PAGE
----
We are now travelling the path of Heidegger's thought. For Heidegger, these three questions belong together in such a way that they can be called the question of Being: he wants to notice the wonder that there is something rather than nothing, to ask what difference this makes, and to ask how it can make a difference to us. (p. 4)
Heidegger argues that metaphysics assumes and examines the difference between beings and their being, or remains locked in a dialogue concerned with entities and their essences. Heidegger's own thinking, however, attempts to retrieve a more originary conception of Being that reveals and reflects on the ontological difference between Being (with a capital B) and being. This understanding is written Being as Being (and with the capital B at present) in order to distinguish it from being as an entity or the being-ness of a being that marks the assumptions of metaphysical thinking. The ontological difference is described by Heidegger (1927/1996) in Being and Time as the difference between the ontic (beings; beings in their beingness) and the ontological (Being as Being). However, "The Being of beings 'is' not itself a being" (1927/1996, p. 26) and the ontological difference can best be understood as the difference this claim makes to us as human beings.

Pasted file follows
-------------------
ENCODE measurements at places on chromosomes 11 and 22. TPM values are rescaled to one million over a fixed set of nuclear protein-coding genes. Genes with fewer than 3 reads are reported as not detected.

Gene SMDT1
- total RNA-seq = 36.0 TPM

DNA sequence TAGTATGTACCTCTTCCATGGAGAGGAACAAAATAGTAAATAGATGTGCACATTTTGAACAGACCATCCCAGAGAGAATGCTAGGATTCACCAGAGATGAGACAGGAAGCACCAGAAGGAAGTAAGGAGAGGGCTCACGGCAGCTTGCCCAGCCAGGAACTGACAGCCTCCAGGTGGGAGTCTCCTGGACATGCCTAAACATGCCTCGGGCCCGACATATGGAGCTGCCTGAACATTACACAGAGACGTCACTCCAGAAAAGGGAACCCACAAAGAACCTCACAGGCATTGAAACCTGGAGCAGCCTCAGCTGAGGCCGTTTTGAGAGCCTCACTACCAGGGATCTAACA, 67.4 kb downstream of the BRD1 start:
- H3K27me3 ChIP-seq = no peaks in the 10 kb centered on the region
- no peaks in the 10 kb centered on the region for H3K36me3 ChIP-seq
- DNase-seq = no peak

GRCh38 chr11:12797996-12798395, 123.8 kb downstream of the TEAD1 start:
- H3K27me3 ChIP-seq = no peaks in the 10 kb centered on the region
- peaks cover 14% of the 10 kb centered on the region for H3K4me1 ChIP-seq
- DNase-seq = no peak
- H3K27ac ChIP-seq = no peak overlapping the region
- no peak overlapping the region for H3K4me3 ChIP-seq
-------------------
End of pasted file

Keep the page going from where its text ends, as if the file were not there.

The ontological difference is often reflected in terminology, such as the difference between beings and Being, or between the ontic and the ontological. While the ontological difference was pre-eminent in Heidegger's thought in lecture courses and writings from the 1920s, this key distinction, in allowing for catching sight of Being, remains a feature of his thought for the remainder of his career (see Harman, 2007, pp. 45-48). It is our being so wrapped up in our own existence that makes the idea or thinking of Being - much less the asking of the question of Being - so tricky and arduous. No wonder that Heidegger describes Being as that which is closest yet farthest away (1927/1996, p. 13). For example, a building is a being, but the Being of the building is itself not a being. How then do we gain access to Being? Heidegger suggests that one clue might be through the sense of smell: